Saba keeps progressing on waste management

The Saba government is progressing with the further improvement of waste man­agement. A big step forward is the new, modern air bumer of ROI Envirosaver which should become operational after Jan­uary 2019. It burns much more effectively and efficiently, can handle a lot more volume, and very importantly, should produce less smoke.

The air burner which has been in operation for many years to burn non-recyclable garbage, uses air to contain smoke and heat. Depending on the wind, the smoke is bothersome for residents and schools in St. Johns. It is not a large installa­tion and is, therefore, used on an almost daily base.
The new air burner will be much larger and can handle three to four times the volume of the current air burner, ex­plained Head of the Planning Bureau Bobby Zagers.

recycling building

The new burner burns garbage at a higher temperature and generates less smoke. Due to its larger size, it will also not have to operate every day. The new, much more effi­ciently operating burner will not be located close to the gut where the current burner is situated, but more to the south, on an empty lot next to the re­cycling building. And, because the burner will be on tracks, it can be relocated more easily, if needed.

The new ROI Envirosaver bumer should be arriving from Canada, via the United States, by the end of this year, and a designer and team will be in Saba in January.

Saba has come a long way where it comes to solid waste management. Much has im­proved since the landfill was relocated to its current location after Hurricane Hugo, and es­pecially since 2007, with vari­ous projects and investments to improve waste management in the broadest sense.
Recycling has led to a vast reduction of the amount of garbage that has to be burned. Recycling is a very important aspect in waste management. “The more people recycle, the less waste has to be burned, which in tum reduces the amount of smoke,” Commis­sioner Bruce Zagers empha­sised.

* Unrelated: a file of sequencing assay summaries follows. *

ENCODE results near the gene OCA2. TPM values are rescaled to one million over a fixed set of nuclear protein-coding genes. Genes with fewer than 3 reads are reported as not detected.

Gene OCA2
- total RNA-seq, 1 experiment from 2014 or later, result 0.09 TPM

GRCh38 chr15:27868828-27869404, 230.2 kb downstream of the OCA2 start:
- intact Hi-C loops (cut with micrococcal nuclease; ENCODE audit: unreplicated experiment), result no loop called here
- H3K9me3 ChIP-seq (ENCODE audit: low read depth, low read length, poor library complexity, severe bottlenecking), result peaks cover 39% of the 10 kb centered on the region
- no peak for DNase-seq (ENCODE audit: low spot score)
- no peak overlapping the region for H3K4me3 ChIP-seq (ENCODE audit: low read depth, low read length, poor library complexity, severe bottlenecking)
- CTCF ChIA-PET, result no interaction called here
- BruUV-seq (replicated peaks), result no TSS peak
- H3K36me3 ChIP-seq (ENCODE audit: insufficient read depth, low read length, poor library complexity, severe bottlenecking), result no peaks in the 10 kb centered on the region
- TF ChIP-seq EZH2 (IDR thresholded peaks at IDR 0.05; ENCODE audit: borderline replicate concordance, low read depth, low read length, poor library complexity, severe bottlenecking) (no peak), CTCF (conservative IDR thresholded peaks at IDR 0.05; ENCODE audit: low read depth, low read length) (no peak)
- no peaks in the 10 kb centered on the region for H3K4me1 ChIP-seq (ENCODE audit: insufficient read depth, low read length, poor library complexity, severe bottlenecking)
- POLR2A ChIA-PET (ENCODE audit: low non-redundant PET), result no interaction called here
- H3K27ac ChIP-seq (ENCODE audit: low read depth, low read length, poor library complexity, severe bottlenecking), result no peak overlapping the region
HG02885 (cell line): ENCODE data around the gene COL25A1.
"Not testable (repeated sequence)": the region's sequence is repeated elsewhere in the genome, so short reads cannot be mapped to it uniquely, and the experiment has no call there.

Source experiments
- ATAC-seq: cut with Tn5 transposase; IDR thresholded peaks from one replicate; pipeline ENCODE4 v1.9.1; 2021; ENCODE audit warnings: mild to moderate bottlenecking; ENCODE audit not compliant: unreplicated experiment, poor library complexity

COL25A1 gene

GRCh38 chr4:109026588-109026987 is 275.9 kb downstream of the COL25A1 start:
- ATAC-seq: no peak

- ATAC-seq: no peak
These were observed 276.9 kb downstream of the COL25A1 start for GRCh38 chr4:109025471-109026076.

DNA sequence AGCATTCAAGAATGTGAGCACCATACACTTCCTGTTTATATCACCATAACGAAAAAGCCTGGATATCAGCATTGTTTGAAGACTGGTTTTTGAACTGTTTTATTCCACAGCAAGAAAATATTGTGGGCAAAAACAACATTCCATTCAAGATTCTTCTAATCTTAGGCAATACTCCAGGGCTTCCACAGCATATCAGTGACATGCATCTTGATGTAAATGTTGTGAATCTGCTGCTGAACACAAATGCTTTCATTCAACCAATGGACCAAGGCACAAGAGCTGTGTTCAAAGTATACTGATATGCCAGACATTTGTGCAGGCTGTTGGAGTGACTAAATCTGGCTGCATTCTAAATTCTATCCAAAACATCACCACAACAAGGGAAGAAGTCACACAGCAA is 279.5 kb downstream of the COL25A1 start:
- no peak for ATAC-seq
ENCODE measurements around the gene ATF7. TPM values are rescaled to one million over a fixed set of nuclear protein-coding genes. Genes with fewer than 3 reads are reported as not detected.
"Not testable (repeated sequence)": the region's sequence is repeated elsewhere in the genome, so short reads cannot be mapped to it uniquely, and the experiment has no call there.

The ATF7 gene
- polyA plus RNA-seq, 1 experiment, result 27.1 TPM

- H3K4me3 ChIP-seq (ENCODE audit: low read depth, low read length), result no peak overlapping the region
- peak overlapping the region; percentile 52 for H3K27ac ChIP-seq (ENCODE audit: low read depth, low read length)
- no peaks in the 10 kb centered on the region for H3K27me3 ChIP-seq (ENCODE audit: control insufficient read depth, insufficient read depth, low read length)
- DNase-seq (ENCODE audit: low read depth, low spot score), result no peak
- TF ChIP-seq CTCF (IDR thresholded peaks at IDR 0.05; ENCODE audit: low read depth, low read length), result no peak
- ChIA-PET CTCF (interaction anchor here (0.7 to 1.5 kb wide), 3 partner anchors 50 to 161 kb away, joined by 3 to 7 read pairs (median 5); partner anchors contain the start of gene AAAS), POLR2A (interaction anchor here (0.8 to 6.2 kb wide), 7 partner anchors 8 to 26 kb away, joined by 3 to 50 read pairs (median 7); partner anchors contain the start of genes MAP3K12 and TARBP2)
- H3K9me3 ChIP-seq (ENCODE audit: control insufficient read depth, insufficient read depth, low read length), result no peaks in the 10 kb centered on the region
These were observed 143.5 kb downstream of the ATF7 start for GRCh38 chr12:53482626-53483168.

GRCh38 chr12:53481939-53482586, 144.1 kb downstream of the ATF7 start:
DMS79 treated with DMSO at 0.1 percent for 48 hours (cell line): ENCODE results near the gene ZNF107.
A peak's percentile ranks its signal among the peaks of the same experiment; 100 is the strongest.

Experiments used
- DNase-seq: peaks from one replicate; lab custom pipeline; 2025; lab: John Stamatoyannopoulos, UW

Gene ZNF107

The Saba govemment is seek­ing the cooperation of the community to recycle. This means separating plastics, alu­minium, metal cans, glass and carton, and depositing these in the orange bins that have been provided by government.

Gov­ernment is planning a new re­cycling information campaign. A new garbage collection schedule will be implemented shortly to improve efficiency. Duc to logistical issues with the designated garbage trucks for recyclables, both the or­ange and grey bins have been picked up by the trucks meant for non-recyclables. This was done on separate runs as not to mix regular garbage with re­cyclables. The contents of the orange bins are handled sepa­rately from the regular garbage in the grey bins that is burned in the air burner.

The recyclables are sorted on a conveyer belt and separated in tin, aluminium, plastics and brown, green and white glass. For maximum effect, the recy­clables are also taken out of the garbage from the grey bins as much as possible. This is a very cumbersome and time-con­suming process and it is way more effective to sort up front, before the garbage is collected at the businesses and homes.

Recycled materials

The glass is crushed per sepa­rate colour and placed in large separate bags to be exported. A so-called baler compacts the carton into bales. Tyres are also compacted in the same baler, as are metal cans, plastic bot­tles and aluminium cans. These bales are then placed in containers until the volume is sufficient and then shipped out. Large metal pieces, indud­ing car wrecks, are all placed in a separate area until transpor­tation can be arranged to get them off island.

The front and back of the recycling building, – a round metal structure erected in 2014 -, suffered damage from Hur­ricane Irma. The structure itself withstood the hurricane, but the metal facades, includ­ing the large doors in the front and back were blown out. The building will be closed to prevent plastics from blowing away and the dust entering the building and damaging equipment.

The back and front will be reconstructed, not with metal, but with concrete and wood. This is for easier maintenance. The doors will be large enough for a loader to get in and out the building in case the equip­ment inside needs to be moved or replaced.

This project is being financed through a special fund for hur­ricane damage of the Dutch Ministry of Infrastructure and Water Management I&W. This fund was also used for the pur­chasing of the new air burner.

GIS.

 

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